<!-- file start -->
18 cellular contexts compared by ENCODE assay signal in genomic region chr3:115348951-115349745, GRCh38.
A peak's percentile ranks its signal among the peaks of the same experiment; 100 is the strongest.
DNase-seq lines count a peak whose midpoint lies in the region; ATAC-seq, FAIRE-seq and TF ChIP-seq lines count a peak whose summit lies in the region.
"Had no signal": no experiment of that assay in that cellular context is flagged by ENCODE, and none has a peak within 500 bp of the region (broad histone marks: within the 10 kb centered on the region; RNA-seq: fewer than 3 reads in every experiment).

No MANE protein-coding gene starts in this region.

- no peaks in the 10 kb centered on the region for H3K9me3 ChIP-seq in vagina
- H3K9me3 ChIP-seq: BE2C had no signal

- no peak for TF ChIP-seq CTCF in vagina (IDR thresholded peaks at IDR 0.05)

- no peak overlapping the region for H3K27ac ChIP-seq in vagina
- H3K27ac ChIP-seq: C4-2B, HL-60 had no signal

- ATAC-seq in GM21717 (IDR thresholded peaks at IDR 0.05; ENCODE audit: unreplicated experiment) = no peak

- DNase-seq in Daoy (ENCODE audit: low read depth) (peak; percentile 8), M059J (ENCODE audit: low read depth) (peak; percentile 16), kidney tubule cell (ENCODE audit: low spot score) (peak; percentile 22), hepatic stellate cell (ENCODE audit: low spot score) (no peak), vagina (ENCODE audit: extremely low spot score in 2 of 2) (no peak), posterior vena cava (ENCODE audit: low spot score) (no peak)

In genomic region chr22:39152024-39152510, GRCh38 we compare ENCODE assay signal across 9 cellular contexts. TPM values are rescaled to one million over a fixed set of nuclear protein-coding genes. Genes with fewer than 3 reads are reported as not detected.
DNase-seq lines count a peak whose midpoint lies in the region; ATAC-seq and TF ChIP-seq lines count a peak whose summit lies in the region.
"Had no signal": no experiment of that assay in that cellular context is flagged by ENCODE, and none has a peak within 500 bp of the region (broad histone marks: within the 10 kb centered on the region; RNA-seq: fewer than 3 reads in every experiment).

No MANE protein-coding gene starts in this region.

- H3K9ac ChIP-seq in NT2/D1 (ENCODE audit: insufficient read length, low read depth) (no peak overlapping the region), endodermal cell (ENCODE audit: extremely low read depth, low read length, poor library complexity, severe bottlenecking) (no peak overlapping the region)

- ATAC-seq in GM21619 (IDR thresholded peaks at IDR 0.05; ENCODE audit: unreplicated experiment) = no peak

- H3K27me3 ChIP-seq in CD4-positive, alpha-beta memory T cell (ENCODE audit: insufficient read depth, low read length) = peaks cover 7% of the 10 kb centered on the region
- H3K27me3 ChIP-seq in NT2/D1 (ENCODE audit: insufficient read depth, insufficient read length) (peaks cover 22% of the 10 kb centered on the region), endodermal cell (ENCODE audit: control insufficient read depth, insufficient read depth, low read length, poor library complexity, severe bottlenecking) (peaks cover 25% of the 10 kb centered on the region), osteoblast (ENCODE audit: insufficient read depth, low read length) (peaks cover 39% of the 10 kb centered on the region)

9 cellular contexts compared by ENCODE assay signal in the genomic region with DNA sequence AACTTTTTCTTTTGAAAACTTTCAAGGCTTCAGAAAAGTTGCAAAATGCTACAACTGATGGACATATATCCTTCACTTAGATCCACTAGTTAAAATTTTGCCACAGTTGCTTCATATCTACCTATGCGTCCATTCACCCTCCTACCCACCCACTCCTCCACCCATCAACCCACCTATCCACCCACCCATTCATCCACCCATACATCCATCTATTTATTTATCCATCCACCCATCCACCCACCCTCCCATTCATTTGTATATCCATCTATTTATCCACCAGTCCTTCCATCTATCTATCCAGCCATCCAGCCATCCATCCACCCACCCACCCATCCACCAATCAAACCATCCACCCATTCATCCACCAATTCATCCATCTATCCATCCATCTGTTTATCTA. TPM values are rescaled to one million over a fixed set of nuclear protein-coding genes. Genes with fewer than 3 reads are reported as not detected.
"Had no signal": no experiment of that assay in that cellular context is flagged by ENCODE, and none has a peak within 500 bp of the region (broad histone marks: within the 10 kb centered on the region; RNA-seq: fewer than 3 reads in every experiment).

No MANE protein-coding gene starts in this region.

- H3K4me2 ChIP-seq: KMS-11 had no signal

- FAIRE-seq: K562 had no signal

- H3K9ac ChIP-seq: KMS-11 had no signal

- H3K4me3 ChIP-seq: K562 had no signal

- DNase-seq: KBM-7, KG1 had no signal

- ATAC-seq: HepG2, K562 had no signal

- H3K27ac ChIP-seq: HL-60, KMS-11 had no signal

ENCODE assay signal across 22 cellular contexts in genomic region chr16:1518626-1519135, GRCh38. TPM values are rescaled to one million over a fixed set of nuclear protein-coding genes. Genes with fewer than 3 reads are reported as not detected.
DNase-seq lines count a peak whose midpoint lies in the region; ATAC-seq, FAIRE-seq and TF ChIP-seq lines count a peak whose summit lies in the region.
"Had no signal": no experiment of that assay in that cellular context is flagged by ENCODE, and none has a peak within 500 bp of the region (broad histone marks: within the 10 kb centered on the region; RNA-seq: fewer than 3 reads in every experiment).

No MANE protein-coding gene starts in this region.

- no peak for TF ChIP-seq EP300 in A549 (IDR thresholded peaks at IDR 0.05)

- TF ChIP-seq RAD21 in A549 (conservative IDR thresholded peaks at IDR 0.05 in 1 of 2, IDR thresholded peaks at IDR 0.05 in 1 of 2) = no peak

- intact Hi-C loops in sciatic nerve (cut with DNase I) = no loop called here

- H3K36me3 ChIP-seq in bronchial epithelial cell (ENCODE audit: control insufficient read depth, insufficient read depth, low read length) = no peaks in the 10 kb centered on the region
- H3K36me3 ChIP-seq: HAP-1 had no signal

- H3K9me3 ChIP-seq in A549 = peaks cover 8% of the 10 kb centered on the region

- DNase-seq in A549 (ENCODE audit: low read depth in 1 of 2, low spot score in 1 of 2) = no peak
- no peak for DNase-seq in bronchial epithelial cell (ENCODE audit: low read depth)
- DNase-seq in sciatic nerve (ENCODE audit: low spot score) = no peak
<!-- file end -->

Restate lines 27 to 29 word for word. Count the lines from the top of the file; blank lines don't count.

- H3K4me3 ChIP-seq: K562 had no signal

- DNase-seq: KBM-7, KG1 had no signal

- ATAC-seq: HepG2, K562 had no signal